The Pig Pen…
And when he came to himself, he said, How many hired servants of my father's have bread enough and to spare, and I perish with hunger! I will arise and go to my father, and will say unto him, Father, I have sinned against heaven, and before thee, And am no more worthy to be called thy son: make me as one of thy hired servants. And he arose, and came to his father.
But when he was yet a great way off, his father saw him, and had compassion, and ran, and fell on his neck, and kissed him. And the son said unto him, Father, I have sinned against heaven, and in thy sight, and am no more worthy to be called thy son.
But the father said to his servants, Bring forth the best robe, and put it on him; and put a ring on his hand, and shoes on his feet: And bring hither the fatted calf, and kill it; and let us eat, and be merry: For this my son was dead, and is alive again; he was lost, and is found. And they began to be merry. (Luk 15:17-24)
I have always liked Jesus’ story of The Prodigal Son. It is most often preached as though the prodigal son is a lost sinner, coming home to the Heavenly Father by way of the cross. The principles of compassion and forgiveness in the story certainly apply to lost sinners coming home. We often sing the invitation song: “Softly and tenderly Jesus is calling; calling for you and for me. See on the portals He’s waiting and watching; watching for you and for me. Chorus: Come home, come home, ye who are weary come home. Earnestly, tenderly, Jesus is calling, Calling, O sinner; come home.” But, the story itself clearly states that it’s a genuine son who has wandered away and it’s a son who realizes in the pig pen that he must go home and make things right. I like McGee’s version of the story
“I see a father looking out the window. He's been looking out the window every day since his boy left. And do you know why he's been looking out the window? He knew that one day that boy would be trudging down the road coming home. Somebody asks, "Do you believe that if you're once saved you're always saved?" Yes. Somebody asks, "Do you believe that a Christian can get into sin?" Yes. "Can a Christian stay in sin?" No. Because in the Father's house the Father is watching, and He says, "All my sons are coming home. My sons don't like pigpens because they do not have the nature of a pig. They have the nature of a son. They have My nature, and they won't be happy except in the Father's house. The only place in the world where they will be content is the Father's house.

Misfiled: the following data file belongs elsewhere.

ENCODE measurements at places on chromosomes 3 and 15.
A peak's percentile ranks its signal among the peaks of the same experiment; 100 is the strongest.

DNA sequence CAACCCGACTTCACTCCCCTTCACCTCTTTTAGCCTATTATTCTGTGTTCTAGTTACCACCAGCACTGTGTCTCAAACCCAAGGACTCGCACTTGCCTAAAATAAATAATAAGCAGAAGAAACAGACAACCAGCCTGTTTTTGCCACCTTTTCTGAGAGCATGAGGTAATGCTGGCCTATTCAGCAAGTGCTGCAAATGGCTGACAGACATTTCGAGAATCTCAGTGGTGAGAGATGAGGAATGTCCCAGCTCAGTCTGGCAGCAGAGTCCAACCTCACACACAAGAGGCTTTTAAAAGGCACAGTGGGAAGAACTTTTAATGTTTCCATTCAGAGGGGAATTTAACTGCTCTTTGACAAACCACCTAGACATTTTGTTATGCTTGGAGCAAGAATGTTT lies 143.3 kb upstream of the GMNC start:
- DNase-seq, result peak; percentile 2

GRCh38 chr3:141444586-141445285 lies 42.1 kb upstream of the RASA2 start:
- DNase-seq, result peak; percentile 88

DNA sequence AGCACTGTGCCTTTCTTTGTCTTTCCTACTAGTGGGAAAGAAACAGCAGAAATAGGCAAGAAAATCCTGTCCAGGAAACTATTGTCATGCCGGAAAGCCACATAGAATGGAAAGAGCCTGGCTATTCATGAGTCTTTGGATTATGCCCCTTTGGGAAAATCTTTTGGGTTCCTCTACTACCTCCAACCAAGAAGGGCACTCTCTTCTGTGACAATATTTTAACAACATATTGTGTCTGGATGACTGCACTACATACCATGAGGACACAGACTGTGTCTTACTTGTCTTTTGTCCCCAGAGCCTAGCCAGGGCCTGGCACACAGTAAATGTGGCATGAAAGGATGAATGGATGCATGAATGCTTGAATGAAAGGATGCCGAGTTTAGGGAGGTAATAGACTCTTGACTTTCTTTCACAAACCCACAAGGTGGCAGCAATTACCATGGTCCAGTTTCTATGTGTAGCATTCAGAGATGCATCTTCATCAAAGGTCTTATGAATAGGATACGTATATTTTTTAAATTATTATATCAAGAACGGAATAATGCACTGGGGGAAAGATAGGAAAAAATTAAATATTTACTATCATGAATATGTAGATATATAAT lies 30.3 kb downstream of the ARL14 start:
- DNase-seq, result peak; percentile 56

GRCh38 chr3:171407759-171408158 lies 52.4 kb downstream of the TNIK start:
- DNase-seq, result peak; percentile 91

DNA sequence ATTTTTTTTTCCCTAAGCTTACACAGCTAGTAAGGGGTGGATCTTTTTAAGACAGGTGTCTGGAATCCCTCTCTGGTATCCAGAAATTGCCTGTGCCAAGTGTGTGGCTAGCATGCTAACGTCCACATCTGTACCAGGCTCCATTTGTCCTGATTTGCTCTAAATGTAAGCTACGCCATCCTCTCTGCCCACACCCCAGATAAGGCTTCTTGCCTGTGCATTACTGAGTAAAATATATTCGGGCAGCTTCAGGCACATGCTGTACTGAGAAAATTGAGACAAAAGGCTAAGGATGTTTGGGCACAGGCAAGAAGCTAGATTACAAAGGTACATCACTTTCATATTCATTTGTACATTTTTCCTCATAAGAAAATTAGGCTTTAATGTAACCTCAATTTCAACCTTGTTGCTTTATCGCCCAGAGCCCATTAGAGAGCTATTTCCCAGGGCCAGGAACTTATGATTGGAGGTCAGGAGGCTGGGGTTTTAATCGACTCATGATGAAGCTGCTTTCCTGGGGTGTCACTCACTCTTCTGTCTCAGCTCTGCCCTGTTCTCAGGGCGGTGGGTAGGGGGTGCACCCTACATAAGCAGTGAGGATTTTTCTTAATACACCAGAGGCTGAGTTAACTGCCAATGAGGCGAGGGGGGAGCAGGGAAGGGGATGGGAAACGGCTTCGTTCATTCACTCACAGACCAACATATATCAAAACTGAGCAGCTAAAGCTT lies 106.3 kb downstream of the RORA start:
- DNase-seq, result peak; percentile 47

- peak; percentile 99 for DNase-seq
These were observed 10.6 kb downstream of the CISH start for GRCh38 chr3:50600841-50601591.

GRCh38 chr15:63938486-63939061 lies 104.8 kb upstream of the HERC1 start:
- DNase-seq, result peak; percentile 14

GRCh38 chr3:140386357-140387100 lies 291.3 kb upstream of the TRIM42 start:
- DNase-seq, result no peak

“And every one of My sons that goes out to the far country and gets into a pigpen—regardless of how dirty he gets, or how low he sinks—if he's My son, one day he'll say, 'I'll arise, and I'll go to my Father.'" And the reason he'll say, "I'll go to my Father," is because the Man who lives in the big house is his Father. Up until now, after at least 6,000 years of recorded human history, there never yet has been a human pig that has said, "I will arise and go to my Father's house." Never, never. Pigs love it down there. They don't want to go to the Father's house. The only one who wants to go to the Father's house is a son; and one day the son will say, "I will arise and I will go to my Father."
“Now the son starts home. Maybe you thought a moment ago that I was exaggerating when I said that this father had been looking out the window every day. But he had, and now he sees him coming. He has compassion, and runs, and says to his servant, "Go down to the tree and cut me about a half a dozen hickory limbs. I'm going to switch this boy within an inch of his life." Is that the way your Bible reads? Well, mine doesn't either. It ought to read that way. Under the Mosaic Law a father had a perfect right to bring a disobedient son before the elders and have him stoned to death. This father had a perfect right to say, "This boy took my name and my money, my substance, and he squandered it. He disgraced my name. I'll whip him within an inch of his life." He had a right to do this.
“But this father, rather, did something amazing. And when our Lord got to this part of the parable, and when He put this bright color on, it caused all those that were present to blink their eyes. They said, "We can't believe that. It's bad enough to see him hit the bottom and go down yonder with the pigs, but it's worse for the father to take him back home without doing something. He ought to punish him. That's the thing that we don't like. He ought to be punished." Will you notice what the father did.” (McGee)